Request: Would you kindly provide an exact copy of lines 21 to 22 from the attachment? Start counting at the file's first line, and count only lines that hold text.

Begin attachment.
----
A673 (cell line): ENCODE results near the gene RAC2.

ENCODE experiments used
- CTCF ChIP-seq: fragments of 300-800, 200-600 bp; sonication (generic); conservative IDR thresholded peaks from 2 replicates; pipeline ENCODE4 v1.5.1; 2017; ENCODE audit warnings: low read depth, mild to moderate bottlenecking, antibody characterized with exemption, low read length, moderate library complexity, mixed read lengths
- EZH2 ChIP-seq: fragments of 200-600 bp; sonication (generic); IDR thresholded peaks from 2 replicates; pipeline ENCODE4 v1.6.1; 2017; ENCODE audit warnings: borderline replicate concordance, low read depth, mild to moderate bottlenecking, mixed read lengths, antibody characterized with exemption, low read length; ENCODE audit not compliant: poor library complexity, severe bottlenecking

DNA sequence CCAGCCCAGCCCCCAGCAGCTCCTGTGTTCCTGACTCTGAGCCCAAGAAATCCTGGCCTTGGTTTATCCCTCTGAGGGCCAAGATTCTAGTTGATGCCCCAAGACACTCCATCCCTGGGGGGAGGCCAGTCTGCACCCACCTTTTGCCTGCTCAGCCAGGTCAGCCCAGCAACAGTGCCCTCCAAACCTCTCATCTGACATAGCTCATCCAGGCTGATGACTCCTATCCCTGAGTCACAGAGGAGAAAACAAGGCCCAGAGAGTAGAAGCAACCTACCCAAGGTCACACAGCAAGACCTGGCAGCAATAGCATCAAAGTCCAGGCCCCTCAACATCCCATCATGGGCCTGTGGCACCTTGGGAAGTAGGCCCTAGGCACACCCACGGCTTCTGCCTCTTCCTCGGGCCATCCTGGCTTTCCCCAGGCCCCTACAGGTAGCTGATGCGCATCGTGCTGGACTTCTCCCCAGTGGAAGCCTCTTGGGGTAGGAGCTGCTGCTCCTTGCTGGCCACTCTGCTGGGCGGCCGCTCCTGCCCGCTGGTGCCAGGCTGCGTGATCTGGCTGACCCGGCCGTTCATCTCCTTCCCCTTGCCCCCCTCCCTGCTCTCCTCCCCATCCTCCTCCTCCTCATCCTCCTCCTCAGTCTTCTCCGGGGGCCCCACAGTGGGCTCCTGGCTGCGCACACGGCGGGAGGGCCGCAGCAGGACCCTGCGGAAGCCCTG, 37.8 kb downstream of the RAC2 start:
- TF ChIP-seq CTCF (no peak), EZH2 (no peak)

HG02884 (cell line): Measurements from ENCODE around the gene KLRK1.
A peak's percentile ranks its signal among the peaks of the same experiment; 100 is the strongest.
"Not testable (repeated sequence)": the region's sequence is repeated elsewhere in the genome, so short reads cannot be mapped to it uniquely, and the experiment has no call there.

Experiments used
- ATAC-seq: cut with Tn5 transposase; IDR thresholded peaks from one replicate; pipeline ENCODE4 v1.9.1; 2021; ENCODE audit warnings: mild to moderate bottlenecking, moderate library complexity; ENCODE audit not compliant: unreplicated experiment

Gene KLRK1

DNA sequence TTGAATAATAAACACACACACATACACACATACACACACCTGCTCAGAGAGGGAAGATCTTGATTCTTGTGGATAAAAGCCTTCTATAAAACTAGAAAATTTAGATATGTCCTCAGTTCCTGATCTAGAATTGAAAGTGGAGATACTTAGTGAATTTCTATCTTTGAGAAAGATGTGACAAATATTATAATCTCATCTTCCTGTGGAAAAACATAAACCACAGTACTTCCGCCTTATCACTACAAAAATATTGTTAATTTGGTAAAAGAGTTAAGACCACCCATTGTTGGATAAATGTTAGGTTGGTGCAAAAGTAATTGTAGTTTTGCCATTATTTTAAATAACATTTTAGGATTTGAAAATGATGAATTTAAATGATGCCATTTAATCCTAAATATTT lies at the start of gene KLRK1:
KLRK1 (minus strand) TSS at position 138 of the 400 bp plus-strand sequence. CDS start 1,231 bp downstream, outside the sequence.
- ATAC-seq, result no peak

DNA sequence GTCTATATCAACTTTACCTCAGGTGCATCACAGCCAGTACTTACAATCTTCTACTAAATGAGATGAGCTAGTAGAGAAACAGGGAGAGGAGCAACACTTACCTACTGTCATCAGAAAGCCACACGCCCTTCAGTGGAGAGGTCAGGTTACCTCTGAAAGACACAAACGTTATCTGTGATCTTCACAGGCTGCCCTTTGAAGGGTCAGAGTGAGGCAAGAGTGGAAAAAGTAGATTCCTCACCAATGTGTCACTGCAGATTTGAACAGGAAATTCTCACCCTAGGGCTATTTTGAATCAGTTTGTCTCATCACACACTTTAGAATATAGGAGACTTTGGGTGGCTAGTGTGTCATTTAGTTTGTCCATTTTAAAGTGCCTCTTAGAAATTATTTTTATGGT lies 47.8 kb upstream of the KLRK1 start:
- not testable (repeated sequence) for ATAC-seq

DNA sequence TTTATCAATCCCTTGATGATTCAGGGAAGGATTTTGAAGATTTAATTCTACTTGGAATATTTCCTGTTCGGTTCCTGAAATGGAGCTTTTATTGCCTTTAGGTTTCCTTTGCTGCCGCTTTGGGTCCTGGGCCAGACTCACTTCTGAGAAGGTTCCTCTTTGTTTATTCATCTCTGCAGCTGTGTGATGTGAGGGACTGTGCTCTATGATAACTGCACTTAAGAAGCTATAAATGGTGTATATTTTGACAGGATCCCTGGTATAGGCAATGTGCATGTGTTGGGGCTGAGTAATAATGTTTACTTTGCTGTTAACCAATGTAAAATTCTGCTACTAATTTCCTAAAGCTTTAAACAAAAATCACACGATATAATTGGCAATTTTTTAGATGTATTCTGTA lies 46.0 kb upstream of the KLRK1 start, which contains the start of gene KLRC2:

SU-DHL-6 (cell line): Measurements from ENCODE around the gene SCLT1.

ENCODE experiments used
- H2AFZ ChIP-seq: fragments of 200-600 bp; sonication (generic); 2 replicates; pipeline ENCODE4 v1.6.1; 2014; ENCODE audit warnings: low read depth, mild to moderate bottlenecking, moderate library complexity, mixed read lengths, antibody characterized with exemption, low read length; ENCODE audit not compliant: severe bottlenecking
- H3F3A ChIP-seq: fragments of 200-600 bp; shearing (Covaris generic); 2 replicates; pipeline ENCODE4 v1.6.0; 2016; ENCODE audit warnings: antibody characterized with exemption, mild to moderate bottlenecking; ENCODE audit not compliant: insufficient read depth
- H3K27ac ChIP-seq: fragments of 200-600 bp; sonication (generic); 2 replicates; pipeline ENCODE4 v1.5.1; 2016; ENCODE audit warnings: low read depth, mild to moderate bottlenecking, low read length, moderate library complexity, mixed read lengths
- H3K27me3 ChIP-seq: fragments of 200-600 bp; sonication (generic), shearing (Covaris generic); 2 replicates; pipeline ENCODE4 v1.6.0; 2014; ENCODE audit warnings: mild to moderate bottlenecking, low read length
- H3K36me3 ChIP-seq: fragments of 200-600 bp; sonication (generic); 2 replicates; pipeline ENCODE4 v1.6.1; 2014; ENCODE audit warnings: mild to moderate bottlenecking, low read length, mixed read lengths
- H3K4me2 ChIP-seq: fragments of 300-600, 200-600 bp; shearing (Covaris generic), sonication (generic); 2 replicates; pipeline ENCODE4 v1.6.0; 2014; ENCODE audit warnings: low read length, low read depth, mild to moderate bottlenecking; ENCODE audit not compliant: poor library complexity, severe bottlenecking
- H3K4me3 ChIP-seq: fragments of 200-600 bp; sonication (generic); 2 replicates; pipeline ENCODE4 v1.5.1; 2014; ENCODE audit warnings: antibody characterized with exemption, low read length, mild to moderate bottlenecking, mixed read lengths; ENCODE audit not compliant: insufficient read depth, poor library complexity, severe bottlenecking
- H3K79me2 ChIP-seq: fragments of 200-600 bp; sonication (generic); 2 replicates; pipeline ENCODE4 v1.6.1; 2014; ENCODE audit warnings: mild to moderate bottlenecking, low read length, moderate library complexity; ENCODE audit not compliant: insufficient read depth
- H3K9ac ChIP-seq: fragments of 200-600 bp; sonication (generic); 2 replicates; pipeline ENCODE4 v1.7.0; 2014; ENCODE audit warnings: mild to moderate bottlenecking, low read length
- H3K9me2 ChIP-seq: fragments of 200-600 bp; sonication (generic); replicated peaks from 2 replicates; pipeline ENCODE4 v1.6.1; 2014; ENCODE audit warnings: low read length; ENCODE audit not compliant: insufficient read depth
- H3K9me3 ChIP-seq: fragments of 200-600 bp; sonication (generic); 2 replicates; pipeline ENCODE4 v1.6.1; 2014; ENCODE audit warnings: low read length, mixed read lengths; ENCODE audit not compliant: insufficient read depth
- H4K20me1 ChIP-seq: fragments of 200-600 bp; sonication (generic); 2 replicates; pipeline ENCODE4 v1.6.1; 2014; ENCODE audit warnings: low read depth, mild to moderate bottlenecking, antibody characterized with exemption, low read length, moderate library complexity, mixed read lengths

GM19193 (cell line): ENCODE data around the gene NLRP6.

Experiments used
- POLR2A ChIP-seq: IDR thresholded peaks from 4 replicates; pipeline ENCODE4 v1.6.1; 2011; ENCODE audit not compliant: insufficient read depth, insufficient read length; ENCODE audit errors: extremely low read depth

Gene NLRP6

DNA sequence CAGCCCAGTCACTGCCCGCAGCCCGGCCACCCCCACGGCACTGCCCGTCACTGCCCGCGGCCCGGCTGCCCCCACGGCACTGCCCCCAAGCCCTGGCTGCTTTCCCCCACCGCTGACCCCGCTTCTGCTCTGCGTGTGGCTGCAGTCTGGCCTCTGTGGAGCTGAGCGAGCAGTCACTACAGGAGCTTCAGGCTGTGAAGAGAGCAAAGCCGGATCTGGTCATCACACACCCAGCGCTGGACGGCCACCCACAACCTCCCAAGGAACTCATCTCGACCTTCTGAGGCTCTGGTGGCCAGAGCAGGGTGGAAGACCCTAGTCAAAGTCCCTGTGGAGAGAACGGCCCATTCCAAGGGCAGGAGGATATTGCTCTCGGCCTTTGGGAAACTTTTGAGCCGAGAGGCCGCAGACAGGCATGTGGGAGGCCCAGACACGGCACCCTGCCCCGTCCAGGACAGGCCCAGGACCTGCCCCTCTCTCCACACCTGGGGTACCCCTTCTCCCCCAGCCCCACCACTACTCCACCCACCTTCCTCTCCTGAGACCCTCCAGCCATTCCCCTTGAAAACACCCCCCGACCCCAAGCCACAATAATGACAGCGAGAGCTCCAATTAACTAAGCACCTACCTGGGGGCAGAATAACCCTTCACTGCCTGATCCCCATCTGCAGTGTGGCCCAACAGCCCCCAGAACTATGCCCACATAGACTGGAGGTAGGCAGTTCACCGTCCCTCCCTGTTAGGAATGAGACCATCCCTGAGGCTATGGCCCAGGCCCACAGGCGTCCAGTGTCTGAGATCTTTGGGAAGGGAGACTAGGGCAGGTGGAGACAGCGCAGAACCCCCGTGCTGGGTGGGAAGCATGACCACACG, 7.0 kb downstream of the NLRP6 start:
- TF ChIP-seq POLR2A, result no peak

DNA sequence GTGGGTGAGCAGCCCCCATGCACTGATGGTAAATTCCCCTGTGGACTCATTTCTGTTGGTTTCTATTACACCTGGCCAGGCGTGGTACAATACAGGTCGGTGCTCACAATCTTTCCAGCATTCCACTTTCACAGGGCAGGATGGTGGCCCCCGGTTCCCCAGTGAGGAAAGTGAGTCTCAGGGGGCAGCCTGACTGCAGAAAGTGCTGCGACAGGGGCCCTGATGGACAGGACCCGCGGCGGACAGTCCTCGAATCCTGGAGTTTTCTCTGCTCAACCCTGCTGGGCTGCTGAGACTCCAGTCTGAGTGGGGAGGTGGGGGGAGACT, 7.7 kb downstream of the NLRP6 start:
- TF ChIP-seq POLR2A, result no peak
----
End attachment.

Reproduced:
- H2AFZ ChIP-seq: fragments of 200-600 bp; sonication (generic); 2 replicates; pipeline ENCODE4 v1.6.1; 2014; ENCODE audit warnings: low read depth, mild to moderate bottlenecking, moderate library complexity, mixed read lengths, antibody characterized with exemption, low read length; ENCODE audit not compliant: severe bottlenecking
- H3F3A ChIP-seq: fragments of 200-600 bp; shearing (Covaris generic); 2 replicates; pipeline ENCODE4 v1.6.0; 2016; ENCODE audit warnings: antibody characterized with exemption, mild to moderate bottlenecking; ENCODE audit not compliant: insufficient read depth